|Subject: Bali: Timorese Exiles In Hiding After Death
Threats From Soldiers
The Independent [London] Tuesday, September 28, 1999
TIMORESE EXILES GO INTO HIDING AFTER DEATH THREATS FROM GOVERNMENT TROOPS
EAST TIMORESE refugees in Indonesia, including the resort island of Bali, are being threatened with death by soldiers and militiamen, but plans for a large-scale evacuation are being delayed by the reluctance of foreign governments to accept large numbers of refugees.
In the Balinese capital, Denpaser, hundreds of fugitive East Timorese went into hiding after soldiers and militiamen picketed banks, shops and phone offices, barring refugees and threatening to kill them.
Last week Indonesian soldiers fired into the air near where refugees were staying. Local authorities say the arrivals are infected with malaria and several hotels in Bali have been ordered to report East Timorese guests to the military.
Militia members have been seen carrying lists bearing the names of those associated with the independence movement, including political activists, students, humanitarian workers, nuns and Catholic priests.
Reports by human rights organisations suggest that dozens of people appearing on such lists were murdered in mid-September as they evacuated East Timor by boat, and their bodies dumped in the sea.
The UN High Commissioner for Refugees and the National Council for East Timorese Independence are trying to evacuate as many as 2,000 East Timorese trapped in Indonesia, but the plan is foundering.
Many refugees are reluctant to disclose their names and locations to the humanitarian agencies, fearing the lists will be passed to the Indonesian government. There is also the problem of where the refugees will go after leaving Indonesia.
"We are very worried for the security of East Timorese in Indonesia, especially as they make their way from safe houses to ports and airports," said a spokesman for Amnesty International. "They are refugees and they should have the same rights and protection as refugees anywhere."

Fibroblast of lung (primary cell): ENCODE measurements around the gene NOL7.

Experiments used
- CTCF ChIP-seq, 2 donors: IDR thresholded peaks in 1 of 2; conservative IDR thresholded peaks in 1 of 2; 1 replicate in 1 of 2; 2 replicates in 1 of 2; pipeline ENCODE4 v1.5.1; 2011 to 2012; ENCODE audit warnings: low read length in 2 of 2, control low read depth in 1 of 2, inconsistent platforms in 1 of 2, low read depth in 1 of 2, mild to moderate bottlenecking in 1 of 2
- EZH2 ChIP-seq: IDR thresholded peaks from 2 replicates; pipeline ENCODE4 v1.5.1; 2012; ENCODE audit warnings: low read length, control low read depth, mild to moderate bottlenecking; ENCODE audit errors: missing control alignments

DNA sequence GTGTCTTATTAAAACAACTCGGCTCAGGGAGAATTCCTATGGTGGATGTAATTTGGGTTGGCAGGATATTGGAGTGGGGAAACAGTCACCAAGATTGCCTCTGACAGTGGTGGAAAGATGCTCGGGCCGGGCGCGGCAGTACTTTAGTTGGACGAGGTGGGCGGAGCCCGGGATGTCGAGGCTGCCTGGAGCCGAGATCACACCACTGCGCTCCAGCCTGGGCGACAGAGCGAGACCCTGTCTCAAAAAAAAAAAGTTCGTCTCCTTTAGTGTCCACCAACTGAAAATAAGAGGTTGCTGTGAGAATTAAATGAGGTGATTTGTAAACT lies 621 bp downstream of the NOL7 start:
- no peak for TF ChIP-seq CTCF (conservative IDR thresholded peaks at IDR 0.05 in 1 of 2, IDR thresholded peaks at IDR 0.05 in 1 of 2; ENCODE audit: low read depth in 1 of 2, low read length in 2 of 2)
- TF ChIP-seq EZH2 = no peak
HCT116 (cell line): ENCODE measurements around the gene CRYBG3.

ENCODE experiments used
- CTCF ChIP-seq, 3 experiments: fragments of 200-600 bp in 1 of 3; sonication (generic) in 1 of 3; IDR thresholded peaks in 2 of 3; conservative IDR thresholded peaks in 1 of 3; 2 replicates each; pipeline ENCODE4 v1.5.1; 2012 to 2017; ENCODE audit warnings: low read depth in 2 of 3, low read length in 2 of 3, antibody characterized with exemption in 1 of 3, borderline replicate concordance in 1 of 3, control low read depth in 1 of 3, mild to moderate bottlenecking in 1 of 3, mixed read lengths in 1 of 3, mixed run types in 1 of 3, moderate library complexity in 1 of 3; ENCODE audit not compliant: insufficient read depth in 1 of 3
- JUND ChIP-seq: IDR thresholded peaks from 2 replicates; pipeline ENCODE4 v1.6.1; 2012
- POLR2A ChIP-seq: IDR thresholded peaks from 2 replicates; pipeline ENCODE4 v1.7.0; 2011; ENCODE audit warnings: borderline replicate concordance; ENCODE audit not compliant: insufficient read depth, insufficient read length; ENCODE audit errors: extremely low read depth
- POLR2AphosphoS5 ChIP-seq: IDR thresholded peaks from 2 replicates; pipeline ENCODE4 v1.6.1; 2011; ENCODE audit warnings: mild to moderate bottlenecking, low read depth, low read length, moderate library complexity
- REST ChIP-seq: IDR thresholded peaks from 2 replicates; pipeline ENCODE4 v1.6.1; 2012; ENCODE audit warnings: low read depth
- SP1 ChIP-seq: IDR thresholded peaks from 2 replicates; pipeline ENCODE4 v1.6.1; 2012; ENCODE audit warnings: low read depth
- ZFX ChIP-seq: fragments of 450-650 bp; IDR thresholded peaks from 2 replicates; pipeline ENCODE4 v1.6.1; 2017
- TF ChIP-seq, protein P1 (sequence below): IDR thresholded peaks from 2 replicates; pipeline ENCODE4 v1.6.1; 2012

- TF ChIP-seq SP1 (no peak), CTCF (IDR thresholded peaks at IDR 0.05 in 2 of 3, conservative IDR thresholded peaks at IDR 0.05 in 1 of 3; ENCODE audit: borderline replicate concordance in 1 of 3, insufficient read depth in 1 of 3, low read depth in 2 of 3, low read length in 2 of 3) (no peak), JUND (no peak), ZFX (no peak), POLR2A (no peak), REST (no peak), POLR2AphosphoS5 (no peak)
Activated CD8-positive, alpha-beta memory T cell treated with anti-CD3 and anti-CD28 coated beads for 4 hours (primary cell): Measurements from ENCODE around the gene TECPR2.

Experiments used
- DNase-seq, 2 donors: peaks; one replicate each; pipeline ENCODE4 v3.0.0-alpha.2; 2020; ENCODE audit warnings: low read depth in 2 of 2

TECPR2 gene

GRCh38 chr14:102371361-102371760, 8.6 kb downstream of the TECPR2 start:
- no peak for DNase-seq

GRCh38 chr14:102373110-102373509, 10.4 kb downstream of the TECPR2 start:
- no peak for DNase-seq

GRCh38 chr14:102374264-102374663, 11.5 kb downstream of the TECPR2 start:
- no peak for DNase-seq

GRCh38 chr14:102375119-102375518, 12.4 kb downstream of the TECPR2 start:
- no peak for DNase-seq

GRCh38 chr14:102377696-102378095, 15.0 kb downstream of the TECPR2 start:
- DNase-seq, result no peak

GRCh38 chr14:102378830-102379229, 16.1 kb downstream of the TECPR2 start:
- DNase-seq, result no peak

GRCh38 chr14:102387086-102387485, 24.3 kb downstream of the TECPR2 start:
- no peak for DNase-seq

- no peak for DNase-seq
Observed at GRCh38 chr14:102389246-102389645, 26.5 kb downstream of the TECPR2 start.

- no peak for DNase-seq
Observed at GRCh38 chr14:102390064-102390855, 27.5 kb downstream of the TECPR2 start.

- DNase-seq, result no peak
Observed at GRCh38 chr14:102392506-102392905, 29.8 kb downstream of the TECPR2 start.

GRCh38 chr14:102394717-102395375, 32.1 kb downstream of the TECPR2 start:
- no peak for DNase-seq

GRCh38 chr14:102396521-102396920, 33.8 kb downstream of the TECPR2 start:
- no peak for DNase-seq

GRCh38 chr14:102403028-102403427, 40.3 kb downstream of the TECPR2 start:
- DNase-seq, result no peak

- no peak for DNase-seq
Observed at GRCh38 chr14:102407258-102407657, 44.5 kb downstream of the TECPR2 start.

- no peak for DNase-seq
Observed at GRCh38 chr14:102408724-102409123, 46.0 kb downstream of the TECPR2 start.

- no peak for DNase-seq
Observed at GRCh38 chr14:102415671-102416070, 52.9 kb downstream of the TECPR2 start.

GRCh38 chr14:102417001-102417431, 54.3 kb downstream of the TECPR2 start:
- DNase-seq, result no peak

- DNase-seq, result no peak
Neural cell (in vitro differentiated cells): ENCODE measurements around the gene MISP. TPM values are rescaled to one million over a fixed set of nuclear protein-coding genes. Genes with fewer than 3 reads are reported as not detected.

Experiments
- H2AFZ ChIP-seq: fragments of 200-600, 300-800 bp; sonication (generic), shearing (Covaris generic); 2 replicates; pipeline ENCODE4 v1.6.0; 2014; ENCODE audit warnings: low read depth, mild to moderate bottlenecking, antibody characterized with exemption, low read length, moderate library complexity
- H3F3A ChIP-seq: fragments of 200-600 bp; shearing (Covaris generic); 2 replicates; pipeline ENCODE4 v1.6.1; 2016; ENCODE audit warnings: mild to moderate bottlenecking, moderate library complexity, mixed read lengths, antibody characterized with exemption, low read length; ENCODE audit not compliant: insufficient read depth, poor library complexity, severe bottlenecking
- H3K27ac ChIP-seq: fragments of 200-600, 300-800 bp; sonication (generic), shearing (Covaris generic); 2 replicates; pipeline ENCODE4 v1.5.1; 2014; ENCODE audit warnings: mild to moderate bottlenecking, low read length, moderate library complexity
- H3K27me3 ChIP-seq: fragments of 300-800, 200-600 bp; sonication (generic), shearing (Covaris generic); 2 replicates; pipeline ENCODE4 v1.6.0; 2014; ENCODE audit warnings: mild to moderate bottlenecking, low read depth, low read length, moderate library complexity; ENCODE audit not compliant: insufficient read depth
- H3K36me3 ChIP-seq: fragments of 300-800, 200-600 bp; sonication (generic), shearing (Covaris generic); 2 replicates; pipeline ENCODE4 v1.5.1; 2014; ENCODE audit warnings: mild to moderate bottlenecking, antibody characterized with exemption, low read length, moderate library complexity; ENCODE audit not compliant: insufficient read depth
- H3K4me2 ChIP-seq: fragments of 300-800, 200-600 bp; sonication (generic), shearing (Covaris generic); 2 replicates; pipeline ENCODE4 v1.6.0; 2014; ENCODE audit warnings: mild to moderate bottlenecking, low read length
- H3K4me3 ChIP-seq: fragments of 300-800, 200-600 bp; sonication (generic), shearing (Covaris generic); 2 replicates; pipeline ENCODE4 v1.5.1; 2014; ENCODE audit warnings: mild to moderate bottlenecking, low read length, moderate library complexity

Earlier this month Australia received more than a thousand refugees who had taken refuge in the United Nations compound in Dili, but Canberra is said to be reluctant to accept sole responsibility for the exodus. Diplomats want to keep the refugees in the South-East Asian region, to allow their speedy repatriation when the situation in East Timor stabilises, and the Philippines is being discussed as a possible destination.
"Last week there was a lot of momentum," a Western diplomat in Jakarta said yesterday. "But now I sense that the whole thing is losing steam."
Outside East Timor the highest number of refugees is in West Timor, where 200,000 are living in conditions of squalor and fear. But across the Indonesian archipelago there are smaller East Timorese communities, which have become the victims of a systematic campaign of intimidation.
In Lampung, Sumatra, East Timorese students have been told that they will now be treated as foreign students and have been evicted from their accommodation.
In Ujung Pandang, on the island of Sulawesi, 3,600 refugees are living in schools, mosques and churches under the control of the feared Aitarak militia, and students in Yogyakarta, central Java, have fled to Jakarta.
Unconfirmed reports from the capital speak of a training camp for 2,000 East Timorese, many of them press-ganged, who are being trained to return for incursions into East Timor.
Associated Press September 28, 1999
Aid Groups Work To Evacuate Timorese Across Indonesia
DARWIN, Australia (AP)--U.N. refugee officials and private aid groups are negotiating to evacuate thousands of East Timorese refugees who fear for their safety in temporary havens across Indonesia.
Tens of thousands fled the eastern half of the island in fear of militias after voting for independence from Indonesia on Aug. 30. Some 200,000 refugees are believed to be in camps in West Timor under the control of anti-independence forces.
Australia has agreed to take 2,000 refugees from within Indonesia. Brazil and Portugal, which ruled East Timor until 1975, reportedly have agreed to take an unlimited number of refugees.
Judith Arenas, a spokeswoman for the London-based Amnesty International, said aid agencies and the U.N. High Commission for Refugees are trying to work out which organizations would be responsible for such an evacuation and how it could be carried out.
Aid workers have been trying to overcome a demand by the Indonesian government that it be provided with lists of East Timorese who want to leave, she said. Aid groups fear that those on the list would then be targeted for retaliation.
"It's more perceived threats to individuals rather than something that actually happened yet," said Abdul Meijid Hussein, humanitarian coordinator for the U.N., adding that he believed evacuation was a good idea.
Fears for the refugees' safety on their way out of Indonesia remained the biggest obstacle to the evacuation, Arenas said Monday.
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